How Nice Leaders Say No

At work, as in life, there are always going to be jerks. They seem to climb—or claw their way up—fast, but you don’t have to join them to succeed.

“You don’t have to check your true self at the door,” says Fran Hauser, author of The Myth of the Nice Girl: Achieving a Career You Love Without Becoming a Person You Hate. “Nice and strong are not mutually exclusive traits. I believe that the most effective leaders have both.”

A former media executive, Hauser is talking from experience. She helmed the digital teams of some of Time Inc.’s most important brands—People, InStyle, Entertainment Weekly and Essence—while scooping up industry accolades along the way, including Advertising Age’s “Women to Watch” award. Still, her door was always open to people who wanted her help; one question she frequently got from young women was, “How can you be so nice and successful?”

Still, being kind does not mean having zero boundaries. You have to say no sometimes, and you shouldn’t feel bad about it. Just in time for summer—when colleagues go on vacation and projects need sitters—Hauser, now an angel investor, shares how to say no with grace and confidence.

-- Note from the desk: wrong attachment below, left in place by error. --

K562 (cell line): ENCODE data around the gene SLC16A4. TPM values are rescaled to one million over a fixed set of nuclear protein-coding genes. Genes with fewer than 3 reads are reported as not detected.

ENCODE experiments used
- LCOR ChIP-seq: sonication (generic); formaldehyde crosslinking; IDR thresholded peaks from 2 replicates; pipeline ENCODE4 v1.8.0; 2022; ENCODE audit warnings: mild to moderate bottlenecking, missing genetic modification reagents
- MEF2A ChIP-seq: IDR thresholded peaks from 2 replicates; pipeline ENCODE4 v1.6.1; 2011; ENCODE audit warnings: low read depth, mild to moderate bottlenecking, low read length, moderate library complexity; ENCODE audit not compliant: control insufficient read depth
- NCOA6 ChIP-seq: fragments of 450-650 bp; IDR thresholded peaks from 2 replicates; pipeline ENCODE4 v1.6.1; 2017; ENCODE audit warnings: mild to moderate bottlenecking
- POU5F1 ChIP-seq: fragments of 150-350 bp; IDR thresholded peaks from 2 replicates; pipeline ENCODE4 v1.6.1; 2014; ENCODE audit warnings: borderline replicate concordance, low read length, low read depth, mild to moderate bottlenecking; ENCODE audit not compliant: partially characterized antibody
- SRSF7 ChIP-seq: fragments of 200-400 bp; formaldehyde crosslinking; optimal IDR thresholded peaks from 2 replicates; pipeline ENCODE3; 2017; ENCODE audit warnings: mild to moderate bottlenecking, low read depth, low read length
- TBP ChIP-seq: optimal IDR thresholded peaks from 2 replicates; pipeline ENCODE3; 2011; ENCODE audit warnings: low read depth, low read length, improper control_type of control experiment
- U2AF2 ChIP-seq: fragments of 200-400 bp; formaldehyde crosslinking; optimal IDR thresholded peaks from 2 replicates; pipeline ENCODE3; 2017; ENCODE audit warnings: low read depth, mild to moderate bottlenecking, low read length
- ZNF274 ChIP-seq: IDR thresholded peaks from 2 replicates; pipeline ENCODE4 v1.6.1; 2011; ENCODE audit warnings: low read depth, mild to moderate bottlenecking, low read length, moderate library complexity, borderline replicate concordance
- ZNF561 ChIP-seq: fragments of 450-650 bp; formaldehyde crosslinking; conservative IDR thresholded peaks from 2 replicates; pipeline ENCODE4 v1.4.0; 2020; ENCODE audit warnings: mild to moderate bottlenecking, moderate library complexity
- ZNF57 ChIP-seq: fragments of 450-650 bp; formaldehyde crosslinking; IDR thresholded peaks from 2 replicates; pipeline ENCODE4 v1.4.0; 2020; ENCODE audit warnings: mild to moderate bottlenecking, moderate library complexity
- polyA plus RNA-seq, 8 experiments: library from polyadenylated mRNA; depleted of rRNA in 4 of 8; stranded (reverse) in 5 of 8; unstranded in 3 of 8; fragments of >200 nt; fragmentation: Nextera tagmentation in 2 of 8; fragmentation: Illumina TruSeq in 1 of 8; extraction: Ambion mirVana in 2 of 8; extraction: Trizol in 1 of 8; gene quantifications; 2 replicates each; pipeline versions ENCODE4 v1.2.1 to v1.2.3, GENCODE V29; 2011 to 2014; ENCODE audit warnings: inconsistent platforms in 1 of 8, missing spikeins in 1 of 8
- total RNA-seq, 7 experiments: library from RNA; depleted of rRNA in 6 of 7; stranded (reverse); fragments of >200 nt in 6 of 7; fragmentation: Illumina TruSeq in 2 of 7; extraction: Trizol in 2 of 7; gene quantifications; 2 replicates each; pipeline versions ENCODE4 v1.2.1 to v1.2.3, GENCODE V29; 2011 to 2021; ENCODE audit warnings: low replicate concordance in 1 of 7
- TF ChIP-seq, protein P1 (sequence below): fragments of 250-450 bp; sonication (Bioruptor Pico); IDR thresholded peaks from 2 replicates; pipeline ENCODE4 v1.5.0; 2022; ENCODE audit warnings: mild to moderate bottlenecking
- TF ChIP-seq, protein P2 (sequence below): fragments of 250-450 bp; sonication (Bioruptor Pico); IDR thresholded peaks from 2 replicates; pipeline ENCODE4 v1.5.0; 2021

#1. Skip the “I’m sorry’s.”

“We often start a negative answer with ‘I’m sorry,’ but you don’t need to apologize for turning down a request. Instead, I would start with ‘thank you’—thank you for the opportunity, thanks for thinking of me, thanks for trusting me, etc.”

#2. Be specific about why you can’t do it.

 “The likely reason—that you’re too busy—doesn’t feel adequate as an explanation. To decline with confidence, you need to know your priorities—this is true for your career in general. Then when you’re asked to do something, you can say that you’re at full capacity focusing on x, y and z, and that you wouldn’t be able to do a great job for them if you overextended yourself.”

#3. Offer a smaller assist.

“If you want to be helpful, suggest a way you can that’s a lower lift. Perhaps you can take on a small piece of what needs to be done. Or maybe you can suggest someone else who you know is up to the task and would love the access to your colleague.” That, in fact, would be doubly nice of you. 

Fran Hauser will be speaking at the 2018 MA Conference for Women on December 6.


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